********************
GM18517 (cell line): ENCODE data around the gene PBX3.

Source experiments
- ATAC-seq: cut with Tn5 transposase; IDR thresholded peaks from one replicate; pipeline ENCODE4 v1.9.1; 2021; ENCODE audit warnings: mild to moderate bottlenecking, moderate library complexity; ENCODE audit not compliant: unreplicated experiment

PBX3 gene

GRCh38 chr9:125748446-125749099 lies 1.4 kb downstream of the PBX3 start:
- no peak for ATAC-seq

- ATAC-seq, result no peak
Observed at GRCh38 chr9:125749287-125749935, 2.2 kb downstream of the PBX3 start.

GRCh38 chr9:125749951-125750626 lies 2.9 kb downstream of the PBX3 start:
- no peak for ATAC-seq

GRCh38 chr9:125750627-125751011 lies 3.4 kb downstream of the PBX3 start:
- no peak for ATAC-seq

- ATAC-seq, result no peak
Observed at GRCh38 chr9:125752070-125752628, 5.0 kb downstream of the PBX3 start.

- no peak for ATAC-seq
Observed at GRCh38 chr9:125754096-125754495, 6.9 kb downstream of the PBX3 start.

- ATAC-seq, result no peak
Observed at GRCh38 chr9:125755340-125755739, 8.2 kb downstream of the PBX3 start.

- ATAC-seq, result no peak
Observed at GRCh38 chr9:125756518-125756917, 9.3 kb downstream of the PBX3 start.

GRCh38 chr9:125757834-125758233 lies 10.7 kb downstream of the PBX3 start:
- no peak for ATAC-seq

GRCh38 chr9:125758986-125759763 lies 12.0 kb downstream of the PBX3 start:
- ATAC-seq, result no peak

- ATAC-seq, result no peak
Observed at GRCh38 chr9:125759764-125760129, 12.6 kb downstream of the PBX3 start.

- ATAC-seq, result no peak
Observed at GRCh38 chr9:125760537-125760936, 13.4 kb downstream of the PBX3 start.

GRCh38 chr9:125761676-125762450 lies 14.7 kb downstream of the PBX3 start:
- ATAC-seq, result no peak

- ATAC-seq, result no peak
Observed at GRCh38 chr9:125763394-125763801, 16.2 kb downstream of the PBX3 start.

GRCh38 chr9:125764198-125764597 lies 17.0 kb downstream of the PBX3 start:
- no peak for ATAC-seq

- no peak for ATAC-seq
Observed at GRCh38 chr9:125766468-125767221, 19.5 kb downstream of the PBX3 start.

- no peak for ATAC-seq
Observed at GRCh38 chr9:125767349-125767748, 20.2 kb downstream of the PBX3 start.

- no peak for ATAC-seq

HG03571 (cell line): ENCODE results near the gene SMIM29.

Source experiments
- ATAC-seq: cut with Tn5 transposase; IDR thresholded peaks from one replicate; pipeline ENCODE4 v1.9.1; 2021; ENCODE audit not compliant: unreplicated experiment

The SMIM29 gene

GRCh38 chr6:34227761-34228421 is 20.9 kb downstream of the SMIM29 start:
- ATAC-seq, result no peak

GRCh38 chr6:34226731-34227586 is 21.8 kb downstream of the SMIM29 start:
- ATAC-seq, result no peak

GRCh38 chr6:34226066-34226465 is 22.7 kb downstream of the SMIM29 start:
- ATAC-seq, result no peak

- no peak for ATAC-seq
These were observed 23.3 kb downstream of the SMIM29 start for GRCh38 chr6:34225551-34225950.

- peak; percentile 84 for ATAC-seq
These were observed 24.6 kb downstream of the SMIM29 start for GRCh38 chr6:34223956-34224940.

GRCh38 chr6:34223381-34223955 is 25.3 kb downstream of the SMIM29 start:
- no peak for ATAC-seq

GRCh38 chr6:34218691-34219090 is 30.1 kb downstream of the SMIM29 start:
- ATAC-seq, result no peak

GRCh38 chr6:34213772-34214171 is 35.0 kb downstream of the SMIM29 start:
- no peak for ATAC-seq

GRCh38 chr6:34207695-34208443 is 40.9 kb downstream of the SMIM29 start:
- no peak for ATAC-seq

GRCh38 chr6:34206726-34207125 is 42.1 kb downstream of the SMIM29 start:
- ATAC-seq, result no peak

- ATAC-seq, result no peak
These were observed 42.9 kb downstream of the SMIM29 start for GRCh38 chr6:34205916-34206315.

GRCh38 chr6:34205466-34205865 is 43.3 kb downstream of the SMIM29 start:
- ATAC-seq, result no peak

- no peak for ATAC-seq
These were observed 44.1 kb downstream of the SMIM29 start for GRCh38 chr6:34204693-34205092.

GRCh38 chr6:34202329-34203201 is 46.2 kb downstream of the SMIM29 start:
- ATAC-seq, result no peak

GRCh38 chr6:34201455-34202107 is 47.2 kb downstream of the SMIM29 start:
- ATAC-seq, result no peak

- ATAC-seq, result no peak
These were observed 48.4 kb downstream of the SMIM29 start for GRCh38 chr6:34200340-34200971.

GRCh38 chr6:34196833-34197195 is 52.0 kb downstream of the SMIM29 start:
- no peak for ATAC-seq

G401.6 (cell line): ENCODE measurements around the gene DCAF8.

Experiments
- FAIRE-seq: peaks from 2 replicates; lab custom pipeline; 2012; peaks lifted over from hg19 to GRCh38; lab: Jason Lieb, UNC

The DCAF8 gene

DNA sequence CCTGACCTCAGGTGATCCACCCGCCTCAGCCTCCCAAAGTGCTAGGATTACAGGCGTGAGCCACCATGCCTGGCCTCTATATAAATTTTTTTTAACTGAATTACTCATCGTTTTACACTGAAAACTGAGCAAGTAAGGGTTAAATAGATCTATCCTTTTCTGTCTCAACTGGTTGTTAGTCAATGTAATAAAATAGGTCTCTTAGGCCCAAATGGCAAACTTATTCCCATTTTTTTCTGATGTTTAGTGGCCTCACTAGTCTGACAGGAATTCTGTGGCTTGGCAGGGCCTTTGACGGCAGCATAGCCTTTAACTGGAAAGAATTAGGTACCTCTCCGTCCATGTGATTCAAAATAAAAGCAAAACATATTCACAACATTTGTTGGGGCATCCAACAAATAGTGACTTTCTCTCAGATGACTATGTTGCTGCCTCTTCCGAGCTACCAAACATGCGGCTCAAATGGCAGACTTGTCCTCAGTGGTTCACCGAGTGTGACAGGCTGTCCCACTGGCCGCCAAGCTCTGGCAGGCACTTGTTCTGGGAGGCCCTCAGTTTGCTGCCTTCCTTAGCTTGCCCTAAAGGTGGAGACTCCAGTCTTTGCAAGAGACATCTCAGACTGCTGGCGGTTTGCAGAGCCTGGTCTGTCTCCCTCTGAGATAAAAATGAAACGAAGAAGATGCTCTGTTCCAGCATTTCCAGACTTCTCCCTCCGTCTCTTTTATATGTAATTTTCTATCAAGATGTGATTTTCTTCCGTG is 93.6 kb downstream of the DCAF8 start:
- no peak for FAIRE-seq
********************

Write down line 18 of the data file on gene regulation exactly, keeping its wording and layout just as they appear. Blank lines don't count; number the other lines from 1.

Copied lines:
Observed at GRCh38 chr9:125755340-125755739, 8.2 kb downstream of the PBX3 start.